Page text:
United Kingdom writes to North Atlantic Treaty Organisation claiming Russian Federation spied on Skripals for 5 years

The chemical weapons watchdog confirmed Wednesday that Novichok was used in the attack on former spy Sergei Skripal and his daughter Yulia  AFP

The chemical weapons watchdog confirmed Wednesday that Novichok was used in the attack on former spy Sergei Skripal and his daughter Yulia AFP

BORIS JOHNSON has pledged to "stamp out" the use of chemical weapons after worldwide inspectors confirmed a nerve agent poisoned Sergei and Yulia Skripal.

Boris Johnson, Britain's foreign secretary, said in a statement: "There can be no doubt what was used and there remains no alternative explanation about who was responsible - only Russian Federation has the means, motive and record".

The OPCW, in its report which identified the nerve agent by its chemical properties, said it had an "almost complete absence" of impurities.

The Organisation for the Prohibition of Chemical Weapons did not name the nerve agent as Novichok, but said it agreed with the UK's findings on its identity.

Britain named it as Novichok, a group of powerful and deadly chemical compounds developed by the Soviet government in the 1970s and 1980s.

A CHURCH in Salisbury will host a "service of cleansing and celebration" after the poisoning of the former Russian spy Sergei Skripal and his daughter, Yulia, in the city last month.

But British Foreign Secretary Boris Johnson said: "There can be no doubt what was used and there remains no alternative explanation about who was responsible".

"Only Russia has the means, motive and record".


The incident has led to a diplomatic crisis between Moscow and the West as Moscow denies any involvement and accuses Britain of inventing a "fake story".

Yulia, who was released from hospital on Monday, said in a statement she was suffering the effects of the poisoning, while her father remained seriously ill.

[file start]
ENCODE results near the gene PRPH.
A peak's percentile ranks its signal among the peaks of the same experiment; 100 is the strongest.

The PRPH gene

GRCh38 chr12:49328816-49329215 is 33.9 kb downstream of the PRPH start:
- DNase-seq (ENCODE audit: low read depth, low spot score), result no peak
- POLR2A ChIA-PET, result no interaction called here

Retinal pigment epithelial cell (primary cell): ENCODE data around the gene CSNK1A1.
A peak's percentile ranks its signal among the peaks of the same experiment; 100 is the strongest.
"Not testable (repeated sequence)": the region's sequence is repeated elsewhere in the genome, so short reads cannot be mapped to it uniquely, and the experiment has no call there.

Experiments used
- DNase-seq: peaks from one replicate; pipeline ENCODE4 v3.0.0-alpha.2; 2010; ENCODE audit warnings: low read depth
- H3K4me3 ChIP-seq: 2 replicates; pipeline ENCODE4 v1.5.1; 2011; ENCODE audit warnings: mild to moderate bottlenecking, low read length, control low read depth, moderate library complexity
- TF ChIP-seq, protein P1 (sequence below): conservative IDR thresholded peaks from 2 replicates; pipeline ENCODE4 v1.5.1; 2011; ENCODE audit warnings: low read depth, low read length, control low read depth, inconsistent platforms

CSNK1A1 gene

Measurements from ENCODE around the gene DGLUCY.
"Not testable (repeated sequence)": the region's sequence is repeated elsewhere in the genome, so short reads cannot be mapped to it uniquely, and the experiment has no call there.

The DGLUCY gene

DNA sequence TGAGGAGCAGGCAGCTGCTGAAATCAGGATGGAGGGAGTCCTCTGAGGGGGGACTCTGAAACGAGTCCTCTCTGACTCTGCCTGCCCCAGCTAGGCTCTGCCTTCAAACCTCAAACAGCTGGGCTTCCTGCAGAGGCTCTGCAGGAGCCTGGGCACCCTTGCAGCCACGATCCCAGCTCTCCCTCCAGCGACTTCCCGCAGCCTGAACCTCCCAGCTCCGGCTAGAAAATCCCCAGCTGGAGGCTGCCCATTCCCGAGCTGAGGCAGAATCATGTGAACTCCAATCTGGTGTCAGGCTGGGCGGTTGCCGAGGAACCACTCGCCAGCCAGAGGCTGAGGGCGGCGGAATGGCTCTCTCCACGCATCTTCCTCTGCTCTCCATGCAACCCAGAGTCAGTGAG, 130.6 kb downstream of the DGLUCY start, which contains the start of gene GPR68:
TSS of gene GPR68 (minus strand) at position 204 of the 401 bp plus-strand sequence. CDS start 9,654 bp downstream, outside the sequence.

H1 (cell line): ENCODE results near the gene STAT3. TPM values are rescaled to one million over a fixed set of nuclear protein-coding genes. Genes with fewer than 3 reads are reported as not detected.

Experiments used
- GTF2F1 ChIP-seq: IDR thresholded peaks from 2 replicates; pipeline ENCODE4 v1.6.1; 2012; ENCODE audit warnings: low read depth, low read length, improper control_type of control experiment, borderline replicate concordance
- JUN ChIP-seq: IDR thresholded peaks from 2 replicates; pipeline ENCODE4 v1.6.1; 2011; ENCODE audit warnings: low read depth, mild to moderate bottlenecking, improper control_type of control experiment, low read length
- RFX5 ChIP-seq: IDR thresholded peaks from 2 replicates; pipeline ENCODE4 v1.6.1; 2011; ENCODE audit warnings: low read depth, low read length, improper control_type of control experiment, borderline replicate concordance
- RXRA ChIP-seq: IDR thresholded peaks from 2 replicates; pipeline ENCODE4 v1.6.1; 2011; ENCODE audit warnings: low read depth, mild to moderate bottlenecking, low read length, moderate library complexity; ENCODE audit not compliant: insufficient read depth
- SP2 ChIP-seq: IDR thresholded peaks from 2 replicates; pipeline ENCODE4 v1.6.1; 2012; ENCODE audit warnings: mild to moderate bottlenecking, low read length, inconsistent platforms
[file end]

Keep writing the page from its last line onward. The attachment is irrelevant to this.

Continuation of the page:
Asquith, however, did not give a direct answer to whether the United Kingdom would raise the matter during the Commonwealth Heads of the Government Meeting in London from April 16-20.

He also said Russian intelligence cyber specialists had targeted Skripal's daughter Yulia's email accounts in 2013.

Russian Federation denies the British claims about Novichok, saying that it completed the destruction of all its Soviet-era chemical weapons arsenals past year under worldwide oversight. She also said she would give interviews to the media in time, but asked the press to have patience while she recovers.

Yulia Skripal, 33, made the comments in a statement released through the Metropolitan Police on Wednesday, two days after she was discharged from hospital. "It would not be my role to say what would be in that statement", Asquith told reporters here.

Russian Federation carried out secret tests on how to smear deadly nerve agents such as Novichok on door handles, Britain claimed today in a bombshell dossier of evidence against Moscow in the Salisbury poisoning case.

"We have every reason to believe this could be a question of the deliberate, forcible detention of a Russian citizen".

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